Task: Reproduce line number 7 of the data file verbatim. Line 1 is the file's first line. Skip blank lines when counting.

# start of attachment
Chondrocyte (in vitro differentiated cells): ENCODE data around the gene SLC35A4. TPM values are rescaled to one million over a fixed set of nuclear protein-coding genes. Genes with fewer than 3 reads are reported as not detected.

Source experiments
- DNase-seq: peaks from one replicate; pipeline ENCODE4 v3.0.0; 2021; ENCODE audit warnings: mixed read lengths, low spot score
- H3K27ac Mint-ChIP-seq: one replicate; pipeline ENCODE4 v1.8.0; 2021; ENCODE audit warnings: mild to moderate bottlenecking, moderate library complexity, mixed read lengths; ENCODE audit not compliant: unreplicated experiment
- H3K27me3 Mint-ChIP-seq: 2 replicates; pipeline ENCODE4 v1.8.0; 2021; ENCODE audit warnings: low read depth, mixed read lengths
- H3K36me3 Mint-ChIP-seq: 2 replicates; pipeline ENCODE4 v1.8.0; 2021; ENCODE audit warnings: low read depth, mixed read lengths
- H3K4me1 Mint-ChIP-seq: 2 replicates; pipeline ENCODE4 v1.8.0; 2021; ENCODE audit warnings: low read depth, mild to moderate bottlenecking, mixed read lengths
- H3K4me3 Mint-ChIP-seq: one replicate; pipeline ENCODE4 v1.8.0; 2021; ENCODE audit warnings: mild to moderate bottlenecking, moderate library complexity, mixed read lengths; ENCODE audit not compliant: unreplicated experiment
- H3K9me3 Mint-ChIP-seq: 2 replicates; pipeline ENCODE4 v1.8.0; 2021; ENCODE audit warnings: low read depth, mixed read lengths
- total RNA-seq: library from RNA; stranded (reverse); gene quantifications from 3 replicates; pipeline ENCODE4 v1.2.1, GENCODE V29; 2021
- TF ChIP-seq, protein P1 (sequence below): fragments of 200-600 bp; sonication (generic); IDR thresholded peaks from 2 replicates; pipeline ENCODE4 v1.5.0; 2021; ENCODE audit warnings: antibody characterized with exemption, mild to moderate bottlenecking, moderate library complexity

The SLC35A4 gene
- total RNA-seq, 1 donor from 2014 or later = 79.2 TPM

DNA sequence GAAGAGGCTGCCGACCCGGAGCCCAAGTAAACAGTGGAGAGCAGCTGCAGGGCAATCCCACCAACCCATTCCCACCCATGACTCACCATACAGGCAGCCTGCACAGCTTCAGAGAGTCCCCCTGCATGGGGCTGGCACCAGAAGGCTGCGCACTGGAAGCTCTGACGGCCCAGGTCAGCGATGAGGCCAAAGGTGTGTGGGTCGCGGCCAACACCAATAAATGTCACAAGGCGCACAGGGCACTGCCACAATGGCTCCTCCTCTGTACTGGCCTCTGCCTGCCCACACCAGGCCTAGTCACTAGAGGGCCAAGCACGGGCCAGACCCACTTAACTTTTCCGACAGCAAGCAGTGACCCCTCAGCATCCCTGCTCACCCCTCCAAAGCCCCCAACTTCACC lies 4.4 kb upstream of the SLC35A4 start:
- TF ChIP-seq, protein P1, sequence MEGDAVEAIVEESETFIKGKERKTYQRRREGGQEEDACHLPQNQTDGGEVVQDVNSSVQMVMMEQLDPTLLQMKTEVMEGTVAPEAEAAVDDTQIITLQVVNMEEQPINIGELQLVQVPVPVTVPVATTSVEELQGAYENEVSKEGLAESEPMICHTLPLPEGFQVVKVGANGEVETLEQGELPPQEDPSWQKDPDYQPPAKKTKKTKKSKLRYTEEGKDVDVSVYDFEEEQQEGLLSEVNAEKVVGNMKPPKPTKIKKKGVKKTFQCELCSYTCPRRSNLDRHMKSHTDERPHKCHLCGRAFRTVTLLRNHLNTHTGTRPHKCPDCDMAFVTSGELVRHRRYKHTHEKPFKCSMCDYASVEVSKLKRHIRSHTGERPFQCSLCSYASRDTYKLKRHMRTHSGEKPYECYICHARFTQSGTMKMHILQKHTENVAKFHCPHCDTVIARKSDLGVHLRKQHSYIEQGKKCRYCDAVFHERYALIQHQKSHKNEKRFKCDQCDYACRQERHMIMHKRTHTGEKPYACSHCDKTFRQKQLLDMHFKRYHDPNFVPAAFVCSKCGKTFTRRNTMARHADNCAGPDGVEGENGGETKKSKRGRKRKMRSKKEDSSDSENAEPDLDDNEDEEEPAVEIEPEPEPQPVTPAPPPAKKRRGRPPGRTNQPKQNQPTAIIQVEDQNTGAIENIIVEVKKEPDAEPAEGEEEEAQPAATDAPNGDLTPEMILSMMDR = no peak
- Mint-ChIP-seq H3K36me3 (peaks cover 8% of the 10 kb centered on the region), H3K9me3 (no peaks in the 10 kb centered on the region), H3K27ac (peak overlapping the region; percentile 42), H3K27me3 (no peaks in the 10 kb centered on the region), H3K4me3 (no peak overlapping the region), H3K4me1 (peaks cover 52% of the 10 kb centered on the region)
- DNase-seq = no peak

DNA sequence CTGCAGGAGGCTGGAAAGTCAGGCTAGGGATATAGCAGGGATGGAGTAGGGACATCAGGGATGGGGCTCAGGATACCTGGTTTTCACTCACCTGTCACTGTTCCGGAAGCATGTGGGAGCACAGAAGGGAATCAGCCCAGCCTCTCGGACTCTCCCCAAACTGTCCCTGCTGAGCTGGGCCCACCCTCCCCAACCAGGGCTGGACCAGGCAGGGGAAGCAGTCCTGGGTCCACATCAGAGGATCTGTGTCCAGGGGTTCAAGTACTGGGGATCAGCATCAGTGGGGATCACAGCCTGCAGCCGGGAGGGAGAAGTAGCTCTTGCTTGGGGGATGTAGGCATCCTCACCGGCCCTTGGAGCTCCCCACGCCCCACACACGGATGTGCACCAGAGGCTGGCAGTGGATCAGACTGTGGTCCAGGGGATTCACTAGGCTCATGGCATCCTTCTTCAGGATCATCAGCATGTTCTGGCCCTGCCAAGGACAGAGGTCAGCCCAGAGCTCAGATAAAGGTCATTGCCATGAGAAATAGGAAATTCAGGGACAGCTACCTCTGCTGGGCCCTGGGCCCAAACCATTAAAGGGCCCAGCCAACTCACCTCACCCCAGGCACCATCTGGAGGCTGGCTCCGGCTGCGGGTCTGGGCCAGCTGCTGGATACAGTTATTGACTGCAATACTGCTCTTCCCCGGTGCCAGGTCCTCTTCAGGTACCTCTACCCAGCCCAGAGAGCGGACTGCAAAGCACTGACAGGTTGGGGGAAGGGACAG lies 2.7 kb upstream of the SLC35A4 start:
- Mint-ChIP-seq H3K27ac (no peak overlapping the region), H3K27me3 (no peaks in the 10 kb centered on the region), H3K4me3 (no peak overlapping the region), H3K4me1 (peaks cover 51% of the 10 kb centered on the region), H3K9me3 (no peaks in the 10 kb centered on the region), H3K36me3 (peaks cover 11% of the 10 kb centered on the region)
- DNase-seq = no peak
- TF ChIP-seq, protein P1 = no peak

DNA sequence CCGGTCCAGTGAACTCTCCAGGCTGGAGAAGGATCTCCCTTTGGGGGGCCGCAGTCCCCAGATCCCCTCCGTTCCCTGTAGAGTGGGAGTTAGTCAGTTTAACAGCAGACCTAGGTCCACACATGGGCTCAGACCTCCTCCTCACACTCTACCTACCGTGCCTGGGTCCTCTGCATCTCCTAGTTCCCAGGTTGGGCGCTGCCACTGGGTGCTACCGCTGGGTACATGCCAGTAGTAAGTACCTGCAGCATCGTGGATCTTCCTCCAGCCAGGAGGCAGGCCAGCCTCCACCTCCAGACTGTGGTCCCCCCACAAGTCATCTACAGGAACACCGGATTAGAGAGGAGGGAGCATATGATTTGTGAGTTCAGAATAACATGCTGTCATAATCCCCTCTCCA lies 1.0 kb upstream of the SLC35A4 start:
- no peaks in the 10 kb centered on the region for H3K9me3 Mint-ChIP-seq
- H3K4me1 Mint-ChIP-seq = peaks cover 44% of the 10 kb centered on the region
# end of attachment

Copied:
- H3K4me1 Mint-ChIP-seq: 2 replicates; pipeline ENCODE4 v1.8.0; 2021; ENCODE audit warnings: low read depth, mild to moderate bottlenecking, mixed read lengths